A Lot or a Little?
What you will—and won't—find in this movie.
West Africans recently kidnapped from their homes fight back against their captors on a slave ship, fighting for their freedom and the right to control their own destiny. Abolitionists take up their cause and display conviction and integrity in their fight for what was then a controversial cause.
Positive Role Models
Through his bravery and his actions, Cinque displays the attributes of a strong leader. The lawyers and abolitionists who represent Cinque and the others who took part in the slave revolt on board the Amistad display integrity and courage in their desire to do what is right. John Quincy Adams, in his speech before the Supreme Court, displays remarkable eloquence in the cause of not only the freedom of the West Africans who revolted against their captors on board the Amistad but also for the ending of slavery itself in the United States.
Violence & Scariness
Very violent opening scene depicting a slave uprising: killing with swords, guns, hatchets, and muskets. The brutal treatment of slaves on a ship is graphically shown through flogging, strongly implied rape, and slaves tied to rocks and thrown off the boat to drown at sea.
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Sex, Romance & Nudity
Male and female nudity in scenes depicting slaves on a ship.
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Parents Need to Know
Parents need to know that Amistad is a 1997 Oscar-nominated Steven Spielberg movie about West Africans on a slave ship who revolt against their captors but still must fight for their freedom in the courtrooms of America. The opening scene, showing the slave revolt on board the Amistad, is very violent, with blood and death from swords, axes, and muskets. Later in the movie, the horrors of slavery are shown in graphic detail: Men and women are forced to suffer the grave indignities of being treated like cargo, and there's male and female nudity, flogging, and implied rape. Overall, this movie demonstrates tremendous leadership, integrity, fortitude, and courage in both the revolt and in the courtroom, where much of the movie takes place. These traits are shared by both the West Africans and those abolitionists and lawyers who defend them, including former President John Quincy Adams. To stay in the loop on more movies like this, you can sign up for weekly Family Movie Night emails.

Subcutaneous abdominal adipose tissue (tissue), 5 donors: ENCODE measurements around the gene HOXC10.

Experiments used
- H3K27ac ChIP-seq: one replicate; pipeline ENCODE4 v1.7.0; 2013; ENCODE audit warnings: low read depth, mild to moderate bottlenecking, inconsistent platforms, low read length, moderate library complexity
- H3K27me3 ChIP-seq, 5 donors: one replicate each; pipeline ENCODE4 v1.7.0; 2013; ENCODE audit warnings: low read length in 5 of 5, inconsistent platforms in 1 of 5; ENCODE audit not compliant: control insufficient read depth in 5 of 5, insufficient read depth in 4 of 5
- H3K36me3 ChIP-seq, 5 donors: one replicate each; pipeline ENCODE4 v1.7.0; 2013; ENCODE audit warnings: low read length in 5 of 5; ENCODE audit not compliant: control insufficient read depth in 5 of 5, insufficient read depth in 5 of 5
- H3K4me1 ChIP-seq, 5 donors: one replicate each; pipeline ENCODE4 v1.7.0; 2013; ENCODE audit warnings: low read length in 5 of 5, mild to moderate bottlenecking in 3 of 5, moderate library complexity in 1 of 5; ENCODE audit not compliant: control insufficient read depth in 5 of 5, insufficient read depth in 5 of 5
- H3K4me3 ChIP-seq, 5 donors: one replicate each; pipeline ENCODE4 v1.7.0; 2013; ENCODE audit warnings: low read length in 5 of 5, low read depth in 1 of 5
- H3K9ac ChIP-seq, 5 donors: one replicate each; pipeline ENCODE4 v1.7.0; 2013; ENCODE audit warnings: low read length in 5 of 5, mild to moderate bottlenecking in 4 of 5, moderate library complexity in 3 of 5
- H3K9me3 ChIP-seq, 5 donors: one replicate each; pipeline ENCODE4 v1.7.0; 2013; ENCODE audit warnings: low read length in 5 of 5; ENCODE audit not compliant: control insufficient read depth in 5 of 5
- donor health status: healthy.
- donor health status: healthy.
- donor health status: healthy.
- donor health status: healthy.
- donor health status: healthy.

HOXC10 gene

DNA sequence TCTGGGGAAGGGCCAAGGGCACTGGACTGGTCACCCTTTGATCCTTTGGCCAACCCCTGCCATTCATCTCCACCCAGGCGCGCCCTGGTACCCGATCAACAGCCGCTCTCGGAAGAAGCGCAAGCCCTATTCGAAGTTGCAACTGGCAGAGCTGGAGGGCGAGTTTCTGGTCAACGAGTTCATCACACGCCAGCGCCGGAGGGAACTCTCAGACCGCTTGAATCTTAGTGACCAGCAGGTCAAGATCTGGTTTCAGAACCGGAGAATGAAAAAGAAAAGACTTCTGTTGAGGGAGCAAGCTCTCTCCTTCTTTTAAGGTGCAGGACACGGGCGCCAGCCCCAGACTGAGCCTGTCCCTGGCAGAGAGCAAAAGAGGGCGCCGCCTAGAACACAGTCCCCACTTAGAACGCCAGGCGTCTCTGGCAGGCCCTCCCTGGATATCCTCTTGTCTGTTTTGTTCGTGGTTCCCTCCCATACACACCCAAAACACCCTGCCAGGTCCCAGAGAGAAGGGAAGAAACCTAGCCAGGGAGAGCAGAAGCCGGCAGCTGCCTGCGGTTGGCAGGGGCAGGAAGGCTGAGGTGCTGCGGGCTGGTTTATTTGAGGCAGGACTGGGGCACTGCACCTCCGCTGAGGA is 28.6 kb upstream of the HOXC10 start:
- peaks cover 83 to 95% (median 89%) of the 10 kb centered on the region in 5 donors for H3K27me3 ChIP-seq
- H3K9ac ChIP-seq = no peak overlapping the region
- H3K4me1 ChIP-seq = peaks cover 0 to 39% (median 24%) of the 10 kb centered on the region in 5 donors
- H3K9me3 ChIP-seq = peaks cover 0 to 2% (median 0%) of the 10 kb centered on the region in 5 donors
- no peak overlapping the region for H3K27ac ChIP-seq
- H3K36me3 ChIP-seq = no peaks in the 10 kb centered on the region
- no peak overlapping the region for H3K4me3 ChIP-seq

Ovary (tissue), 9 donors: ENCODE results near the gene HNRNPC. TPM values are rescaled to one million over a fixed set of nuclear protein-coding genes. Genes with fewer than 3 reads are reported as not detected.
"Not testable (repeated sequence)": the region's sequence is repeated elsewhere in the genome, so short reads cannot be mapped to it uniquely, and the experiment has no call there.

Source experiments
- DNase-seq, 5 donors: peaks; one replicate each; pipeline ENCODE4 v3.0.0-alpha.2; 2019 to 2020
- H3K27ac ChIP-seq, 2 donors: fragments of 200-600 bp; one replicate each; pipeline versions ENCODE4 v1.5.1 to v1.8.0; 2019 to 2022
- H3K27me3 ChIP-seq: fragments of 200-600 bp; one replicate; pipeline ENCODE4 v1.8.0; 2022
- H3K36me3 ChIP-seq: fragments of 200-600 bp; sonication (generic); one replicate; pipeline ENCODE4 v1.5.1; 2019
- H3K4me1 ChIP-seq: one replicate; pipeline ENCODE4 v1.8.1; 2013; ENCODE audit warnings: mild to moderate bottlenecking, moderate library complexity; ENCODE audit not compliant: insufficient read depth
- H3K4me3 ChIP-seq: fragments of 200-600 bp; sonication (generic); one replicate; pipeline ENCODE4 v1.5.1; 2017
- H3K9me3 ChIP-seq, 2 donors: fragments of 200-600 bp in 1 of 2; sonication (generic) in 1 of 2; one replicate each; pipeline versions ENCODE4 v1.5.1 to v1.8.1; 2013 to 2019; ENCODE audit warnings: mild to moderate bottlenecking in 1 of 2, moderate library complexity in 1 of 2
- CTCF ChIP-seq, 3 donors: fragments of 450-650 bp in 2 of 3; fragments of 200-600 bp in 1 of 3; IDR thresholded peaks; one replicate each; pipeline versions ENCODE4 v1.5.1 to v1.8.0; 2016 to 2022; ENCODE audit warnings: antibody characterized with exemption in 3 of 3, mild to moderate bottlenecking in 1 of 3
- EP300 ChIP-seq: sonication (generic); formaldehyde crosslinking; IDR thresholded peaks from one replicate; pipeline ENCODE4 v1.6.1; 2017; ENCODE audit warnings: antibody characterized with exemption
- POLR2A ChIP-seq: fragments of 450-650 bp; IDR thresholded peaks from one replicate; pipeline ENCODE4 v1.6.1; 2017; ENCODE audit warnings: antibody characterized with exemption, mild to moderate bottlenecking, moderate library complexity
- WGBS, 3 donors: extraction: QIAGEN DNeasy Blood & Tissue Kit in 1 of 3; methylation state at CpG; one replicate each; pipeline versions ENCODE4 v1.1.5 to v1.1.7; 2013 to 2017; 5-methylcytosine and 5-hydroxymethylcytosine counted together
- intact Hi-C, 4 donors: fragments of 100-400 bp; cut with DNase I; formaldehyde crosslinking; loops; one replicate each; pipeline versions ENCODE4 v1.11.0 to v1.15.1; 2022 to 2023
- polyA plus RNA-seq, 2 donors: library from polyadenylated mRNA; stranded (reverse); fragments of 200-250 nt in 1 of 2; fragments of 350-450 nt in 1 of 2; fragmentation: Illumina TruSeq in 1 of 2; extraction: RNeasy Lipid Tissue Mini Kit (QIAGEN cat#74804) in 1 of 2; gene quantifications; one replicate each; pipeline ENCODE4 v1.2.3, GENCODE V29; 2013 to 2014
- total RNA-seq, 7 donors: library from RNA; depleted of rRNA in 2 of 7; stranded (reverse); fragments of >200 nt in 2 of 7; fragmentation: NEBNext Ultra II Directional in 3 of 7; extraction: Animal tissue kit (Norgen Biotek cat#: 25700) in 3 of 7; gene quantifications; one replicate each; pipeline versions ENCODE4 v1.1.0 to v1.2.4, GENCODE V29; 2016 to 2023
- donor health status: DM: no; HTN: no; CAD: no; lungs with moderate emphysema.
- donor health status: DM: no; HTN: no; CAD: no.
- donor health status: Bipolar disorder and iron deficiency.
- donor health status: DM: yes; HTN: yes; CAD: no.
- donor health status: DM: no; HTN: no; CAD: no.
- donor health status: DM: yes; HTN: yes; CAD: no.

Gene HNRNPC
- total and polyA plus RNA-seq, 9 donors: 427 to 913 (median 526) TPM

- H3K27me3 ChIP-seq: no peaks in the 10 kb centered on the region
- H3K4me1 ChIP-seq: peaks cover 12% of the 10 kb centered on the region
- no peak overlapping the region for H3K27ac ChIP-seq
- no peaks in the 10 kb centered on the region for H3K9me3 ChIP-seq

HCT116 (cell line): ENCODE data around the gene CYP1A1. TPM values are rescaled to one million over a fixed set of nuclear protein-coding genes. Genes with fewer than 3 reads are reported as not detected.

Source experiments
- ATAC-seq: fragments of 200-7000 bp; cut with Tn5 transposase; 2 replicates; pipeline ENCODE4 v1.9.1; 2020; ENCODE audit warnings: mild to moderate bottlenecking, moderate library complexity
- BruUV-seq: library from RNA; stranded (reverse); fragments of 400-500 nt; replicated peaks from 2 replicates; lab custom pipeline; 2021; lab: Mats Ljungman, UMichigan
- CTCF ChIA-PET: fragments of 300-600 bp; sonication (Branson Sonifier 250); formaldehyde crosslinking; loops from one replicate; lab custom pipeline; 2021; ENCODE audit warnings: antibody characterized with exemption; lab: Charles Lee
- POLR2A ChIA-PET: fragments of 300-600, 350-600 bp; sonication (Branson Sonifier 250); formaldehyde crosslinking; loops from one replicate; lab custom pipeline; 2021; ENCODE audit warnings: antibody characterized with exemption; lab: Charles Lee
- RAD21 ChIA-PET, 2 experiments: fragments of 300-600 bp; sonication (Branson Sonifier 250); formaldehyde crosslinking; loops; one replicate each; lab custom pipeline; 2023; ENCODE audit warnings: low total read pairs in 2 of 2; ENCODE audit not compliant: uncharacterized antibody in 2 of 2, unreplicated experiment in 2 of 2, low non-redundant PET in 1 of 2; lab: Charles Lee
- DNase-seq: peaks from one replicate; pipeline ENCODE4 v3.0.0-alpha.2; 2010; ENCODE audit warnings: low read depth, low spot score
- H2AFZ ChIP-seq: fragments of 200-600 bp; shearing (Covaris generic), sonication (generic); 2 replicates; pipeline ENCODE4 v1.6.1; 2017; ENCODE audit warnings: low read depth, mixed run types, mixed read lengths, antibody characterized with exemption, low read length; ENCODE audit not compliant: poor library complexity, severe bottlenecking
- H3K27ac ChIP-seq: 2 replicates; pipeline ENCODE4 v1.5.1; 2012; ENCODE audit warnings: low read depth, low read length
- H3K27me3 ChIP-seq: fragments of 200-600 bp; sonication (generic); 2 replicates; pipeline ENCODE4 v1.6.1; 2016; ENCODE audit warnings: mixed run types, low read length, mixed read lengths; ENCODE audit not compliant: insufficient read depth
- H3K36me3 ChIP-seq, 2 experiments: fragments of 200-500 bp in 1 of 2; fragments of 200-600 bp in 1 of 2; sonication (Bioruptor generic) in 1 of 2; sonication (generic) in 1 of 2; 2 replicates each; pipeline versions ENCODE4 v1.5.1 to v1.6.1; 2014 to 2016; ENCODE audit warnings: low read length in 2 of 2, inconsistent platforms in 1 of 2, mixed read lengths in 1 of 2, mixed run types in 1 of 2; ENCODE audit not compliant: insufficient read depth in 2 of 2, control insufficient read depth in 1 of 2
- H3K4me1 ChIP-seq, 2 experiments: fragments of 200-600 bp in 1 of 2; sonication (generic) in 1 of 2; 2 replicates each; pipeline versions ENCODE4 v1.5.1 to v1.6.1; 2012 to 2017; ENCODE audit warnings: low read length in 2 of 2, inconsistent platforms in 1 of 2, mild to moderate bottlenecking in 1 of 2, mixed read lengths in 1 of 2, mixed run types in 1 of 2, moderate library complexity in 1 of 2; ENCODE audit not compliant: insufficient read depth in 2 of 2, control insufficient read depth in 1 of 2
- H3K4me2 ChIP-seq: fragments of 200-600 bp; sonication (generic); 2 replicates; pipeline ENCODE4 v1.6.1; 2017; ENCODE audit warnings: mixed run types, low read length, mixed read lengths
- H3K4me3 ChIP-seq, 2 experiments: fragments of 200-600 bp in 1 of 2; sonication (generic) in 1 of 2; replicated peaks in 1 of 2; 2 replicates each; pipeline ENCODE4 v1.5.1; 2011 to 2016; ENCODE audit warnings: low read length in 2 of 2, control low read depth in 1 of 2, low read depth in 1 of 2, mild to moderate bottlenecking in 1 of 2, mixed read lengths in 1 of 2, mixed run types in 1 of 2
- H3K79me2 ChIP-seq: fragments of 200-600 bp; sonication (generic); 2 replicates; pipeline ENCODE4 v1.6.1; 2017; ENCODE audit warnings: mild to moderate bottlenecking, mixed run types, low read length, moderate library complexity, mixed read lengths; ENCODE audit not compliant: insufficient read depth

Is It Any Good?
Adams explains that in court the one with the best story wins; indeed, we hear many stories in the course of this gritty drama as each character tries to explain why his view is the right one. In the first courtroom scene we hear several "stories" about what should happen to the Africans. All those stories assume that the Africans are property; the only question is whose property they are. Interestingly, as "property," they can not be charged with murder or theft. One cannot be both property and capable of forming criminal intent. The only issue before the court is where the Africans will go.
As Baldwin begins to tell Joadson and Tappan his "story" of the case, we see them slowly becoming aware of what had always been obvious to us: The Africans cannot be property. They were free, in which case their actions were not only honorable but heroic, in the same category as America's founding fathers, who gave us our own "story" about who we are as Americans. Despite the attempts of Van Buren to subvert the legal system established only decades before, the essential commitment to freedom is so much a part of the story that, at least in this one brief moment, justice triumphed. Adams, the fourth president, made that his story.
Did we miss something on diversity?
Research shows a connection between kids' healthy self-esteem and positive portrayals in media. That's why we've added a new "Diverse Representations" section to our reviews that will be rolling out on an ongoing basis. You can help us help kids by suggesting a diversity update.